Euthanasia is so accepted that doctors must now justify prolonging a life

National Post

Barbara Kay

In 1994, Dutch journalist Gerbert van Loenen’s partner Niek underwent surgery to remove what was thought to be a pea-sized brain tumour. More complicated than predicted, the operation resulted in a brain injury that left Niek permanently disabled, yet still able to enjoy quality of life.

Van Loenen willingly reorganized his life to care for Niek at home. But after four years, his career needs necessitated moving Niek to a wheelchair-accessible unit across the street from a nursing home, where he was content for six more years until the tumour returned, whereupon he died a natural death.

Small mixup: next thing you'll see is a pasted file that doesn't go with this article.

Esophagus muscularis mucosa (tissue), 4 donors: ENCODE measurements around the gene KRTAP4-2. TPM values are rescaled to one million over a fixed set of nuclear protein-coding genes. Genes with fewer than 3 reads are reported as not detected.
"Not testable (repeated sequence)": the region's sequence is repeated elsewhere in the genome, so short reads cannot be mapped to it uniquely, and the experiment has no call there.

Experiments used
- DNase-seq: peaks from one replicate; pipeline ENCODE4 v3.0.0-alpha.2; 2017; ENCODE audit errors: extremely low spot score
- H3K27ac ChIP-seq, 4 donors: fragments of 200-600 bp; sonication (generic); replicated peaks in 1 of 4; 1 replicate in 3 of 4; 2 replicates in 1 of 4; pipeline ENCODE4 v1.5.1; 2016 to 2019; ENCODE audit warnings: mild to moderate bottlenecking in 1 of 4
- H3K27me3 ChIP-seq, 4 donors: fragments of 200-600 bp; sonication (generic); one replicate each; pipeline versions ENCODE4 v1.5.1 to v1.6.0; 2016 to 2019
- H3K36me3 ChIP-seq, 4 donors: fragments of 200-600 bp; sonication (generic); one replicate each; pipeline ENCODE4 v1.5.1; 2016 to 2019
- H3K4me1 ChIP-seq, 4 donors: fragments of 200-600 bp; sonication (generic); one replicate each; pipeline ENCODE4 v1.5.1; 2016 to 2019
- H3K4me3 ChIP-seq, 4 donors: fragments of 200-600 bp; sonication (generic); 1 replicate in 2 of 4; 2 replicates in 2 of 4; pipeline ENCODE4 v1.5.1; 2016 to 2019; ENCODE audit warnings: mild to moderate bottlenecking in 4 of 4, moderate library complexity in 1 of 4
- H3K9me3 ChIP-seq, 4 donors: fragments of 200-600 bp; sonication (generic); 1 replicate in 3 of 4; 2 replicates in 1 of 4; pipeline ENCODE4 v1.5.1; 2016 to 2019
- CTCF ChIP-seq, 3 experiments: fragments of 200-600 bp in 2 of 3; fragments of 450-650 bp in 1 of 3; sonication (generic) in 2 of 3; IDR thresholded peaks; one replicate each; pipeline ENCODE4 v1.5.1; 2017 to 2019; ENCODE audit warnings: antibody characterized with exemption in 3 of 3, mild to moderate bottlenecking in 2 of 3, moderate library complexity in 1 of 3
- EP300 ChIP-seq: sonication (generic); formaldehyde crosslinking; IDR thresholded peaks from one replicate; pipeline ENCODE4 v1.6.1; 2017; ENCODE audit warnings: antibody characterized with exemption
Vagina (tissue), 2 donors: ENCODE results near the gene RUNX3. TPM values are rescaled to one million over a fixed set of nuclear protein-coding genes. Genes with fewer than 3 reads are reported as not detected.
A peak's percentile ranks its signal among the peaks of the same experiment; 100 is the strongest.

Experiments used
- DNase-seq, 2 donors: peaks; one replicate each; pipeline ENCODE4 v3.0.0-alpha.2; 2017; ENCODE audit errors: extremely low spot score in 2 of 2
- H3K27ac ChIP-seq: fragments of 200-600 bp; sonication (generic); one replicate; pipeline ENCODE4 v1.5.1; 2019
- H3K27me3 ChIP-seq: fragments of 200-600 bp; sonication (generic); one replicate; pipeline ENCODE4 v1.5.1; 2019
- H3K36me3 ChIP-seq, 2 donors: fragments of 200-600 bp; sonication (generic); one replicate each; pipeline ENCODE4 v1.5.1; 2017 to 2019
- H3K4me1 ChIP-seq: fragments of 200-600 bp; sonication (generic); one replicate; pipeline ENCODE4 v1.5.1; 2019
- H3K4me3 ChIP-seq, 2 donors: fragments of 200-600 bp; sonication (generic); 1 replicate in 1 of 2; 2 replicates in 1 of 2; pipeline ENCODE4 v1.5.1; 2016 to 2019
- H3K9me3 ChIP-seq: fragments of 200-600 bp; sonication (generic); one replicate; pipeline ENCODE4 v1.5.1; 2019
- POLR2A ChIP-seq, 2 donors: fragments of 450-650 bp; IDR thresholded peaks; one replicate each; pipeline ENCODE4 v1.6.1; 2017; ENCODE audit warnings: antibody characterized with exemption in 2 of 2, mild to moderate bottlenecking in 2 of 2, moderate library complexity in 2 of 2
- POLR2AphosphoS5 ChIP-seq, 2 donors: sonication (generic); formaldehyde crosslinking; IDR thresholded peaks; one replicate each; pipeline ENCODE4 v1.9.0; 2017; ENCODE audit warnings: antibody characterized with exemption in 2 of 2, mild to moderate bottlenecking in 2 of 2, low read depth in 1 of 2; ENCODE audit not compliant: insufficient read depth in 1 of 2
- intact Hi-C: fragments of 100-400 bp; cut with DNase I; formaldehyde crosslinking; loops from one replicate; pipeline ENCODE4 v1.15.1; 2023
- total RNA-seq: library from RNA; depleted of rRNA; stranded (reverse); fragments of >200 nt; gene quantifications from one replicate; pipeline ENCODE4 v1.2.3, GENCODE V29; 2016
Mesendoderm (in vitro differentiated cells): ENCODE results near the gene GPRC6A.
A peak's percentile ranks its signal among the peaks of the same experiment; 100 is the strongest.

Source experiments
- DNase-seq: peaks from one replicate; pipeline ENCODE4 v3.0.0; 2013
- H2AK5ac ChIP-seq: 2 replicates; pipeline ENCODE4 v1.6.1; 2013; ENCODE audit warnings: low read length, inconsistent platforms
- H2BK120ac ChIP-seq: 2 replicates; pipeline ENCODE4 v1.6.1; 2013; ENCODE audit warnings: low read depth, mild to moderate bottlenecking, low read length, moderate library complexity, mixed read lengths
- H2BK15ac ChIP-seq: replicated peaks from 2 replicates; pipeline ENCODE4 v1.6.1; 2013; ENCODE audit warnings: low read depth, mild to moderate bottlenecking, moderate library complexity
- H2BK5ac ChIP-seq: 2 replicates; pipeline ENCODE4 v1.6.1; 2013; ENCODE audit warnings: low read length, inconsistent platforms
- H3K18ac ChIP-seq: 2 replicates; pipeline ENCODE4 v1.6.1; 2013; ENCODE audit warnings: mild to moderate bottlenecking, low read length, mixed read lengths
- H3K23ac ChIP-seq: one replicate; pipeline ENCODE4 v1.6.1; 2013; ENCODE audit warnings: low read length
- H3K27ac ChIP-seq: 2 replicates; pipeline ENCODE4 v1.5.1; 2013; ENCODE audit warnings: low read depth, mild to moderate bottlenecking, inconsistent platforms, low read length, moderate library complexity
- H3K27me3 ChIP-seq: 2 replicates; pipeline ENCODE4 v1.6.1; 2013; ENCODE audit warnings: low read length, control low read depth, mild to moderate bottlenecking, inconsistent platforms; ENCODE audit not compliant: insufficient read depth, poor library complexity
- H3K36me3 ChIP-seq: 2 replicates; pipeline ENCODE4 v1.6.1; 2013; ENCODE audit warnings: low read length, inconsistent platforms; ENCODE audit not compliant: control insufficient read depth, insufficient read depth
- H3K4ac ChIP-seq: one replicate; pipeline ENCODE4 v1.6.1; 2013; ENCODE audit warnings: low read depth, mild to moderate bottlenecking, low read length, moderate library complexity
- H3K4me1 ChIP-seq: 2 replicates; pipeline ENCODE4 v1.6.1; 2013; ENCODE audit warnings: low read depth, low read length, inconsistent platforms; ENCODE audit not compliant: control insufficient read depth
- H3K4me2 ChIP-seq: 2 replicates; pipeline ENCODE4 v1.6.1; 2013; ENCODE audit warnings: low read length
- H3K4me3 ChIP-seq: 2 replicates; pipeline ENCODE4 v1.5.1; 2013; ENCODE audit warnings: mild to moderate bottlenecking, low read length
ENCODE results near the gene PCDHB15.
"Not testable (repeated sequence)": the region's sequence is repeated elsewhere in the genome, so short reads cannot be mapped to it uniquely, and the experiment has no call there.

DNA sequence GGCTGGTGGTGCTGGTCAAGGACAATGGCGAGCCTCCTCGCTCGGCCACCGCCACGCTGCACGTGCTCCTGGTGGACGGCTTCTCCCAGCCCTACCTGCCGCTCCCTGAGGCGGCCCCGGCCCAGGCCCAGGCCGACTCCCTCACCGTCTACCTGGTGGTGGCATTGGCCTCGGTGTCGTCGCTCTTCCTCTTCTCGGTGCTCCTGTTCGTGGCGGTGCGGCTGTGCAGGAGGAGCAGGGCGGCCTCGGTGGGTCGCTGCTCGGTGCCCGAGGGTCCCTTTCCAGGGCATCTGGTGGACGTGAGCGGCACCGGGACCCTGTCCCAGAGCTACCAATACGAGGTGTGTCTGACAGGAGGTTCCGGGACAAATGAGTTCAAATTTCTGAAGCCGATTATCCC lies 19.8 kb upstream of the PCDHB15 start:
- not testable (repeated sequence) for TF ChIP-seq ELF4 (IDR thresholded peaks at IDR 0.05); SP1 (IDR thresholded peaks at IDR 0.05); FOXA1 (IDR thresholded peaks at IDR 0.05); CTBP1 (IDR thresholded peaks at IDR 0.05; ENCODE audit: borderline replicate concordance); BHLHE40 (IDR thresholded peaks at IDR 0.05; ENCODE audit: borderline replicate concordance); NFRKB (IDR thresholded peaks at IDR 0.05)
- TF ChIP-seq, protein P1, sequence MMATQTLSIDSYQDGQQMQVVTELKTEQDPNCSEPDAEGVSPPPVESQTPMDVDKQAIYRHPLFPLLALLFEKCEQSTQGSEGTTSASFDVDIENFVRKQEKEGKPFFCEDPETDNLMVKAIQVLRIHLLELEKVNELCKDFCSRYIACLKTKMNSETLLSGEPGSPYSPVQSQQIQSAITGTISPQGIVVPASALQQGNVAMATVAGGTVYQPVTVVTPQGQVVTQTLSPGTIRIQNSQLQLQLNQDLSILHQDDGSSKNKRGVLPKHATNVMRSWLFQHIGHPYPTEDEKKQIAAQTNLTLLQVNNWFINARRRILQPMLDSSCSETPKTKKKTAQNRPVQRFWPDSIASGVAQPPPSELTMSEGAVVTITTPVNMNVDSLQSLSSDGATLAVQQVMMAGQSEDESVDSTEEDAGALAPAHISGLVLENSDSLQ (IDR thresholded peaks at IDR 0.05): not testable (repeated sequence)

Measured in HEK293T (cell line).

Van Loenen found himself brooding over certain friends’ reactions to their situation. “It would have been better if he had died,” one said at the outset. [Full text]

 

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